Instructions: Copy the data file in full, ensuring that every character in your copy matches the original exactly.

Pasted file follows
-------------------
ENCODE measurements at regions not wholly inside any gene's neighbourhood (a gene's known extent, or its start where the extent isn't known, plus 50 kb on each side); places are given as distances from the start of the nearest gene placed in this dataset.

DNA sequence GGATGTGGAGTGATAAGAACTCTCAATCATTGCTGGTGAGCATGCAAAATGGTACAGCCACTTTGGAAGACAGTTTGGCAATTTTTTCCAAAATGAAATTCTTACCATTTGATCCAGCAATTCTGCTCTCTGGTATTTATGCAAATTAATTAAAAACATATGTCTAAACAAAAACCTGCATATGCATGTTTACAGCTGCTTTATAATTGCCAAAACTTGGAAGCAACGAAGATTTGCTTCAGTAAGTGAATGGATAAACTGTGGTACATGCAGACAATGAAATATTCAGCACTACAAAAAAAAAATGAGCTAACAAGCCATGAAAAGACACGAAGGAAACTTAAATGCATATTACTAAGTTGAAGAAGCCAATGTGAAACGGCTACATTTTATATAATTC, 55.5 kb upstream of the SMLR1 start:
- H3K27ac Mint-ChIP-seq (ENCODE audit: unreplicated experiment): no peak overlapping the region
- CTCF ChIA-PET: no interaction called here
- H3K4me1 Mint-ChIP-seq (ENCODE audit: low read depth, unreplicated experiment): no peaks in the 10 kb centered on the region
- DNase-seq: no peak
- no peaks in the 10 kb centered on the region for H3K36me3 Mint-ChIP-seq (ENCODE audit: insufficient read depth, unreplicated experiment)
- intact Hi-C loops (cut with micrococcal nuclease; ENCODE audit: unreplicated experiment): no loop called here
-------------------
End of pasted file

ENCODE measurements at regions not wholly inside any gene's neighbourhood (a gene's known extent, or its start where the extent isn't known, plus 50 kb on each side); places are given as distances from the start of the nearest gene placed in this dataset.

DNA sequence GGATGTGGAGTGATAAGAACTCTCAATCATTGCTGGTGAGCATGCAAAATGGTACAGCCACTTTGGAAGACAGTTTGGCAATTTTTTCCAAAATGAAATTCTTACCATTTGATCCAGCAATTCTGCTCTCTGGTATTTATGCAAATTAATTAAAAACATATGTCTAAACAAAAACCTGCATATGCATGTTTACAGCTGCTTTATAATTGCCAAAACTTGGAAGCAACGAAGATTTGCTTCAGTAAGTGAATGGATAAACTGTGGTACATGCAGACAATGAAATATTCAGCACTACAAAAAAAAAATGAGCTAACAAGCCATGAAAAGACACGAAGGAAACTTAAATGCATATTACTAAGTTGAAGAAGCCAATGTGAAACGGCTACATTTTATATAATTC, 55.5 kb upstream of the SMLR1 start:
- H3K27ac Mint-ChIP-seq (ENCODE audit: unreplicated experiment): no peak overlapping the region
- CTCF ChIA-PET: no interaction called here
- H3K4me1 Mint-ChIP-seq (ENCODE audit: low read depth, unreplicated experiment): no peaks in the 10 kb centered on the region
- DNase-seq: no peak
- no peaks in the 10 kb centered on the region for H3K36me3 Mint-ChIP-seq (ENCODE audit: insufficient read depth, unreplicated experiment)
- intact Hi-C loops (cut with micrococcal nuclease; ENCODE audit: unreplicated experiment): no loop called here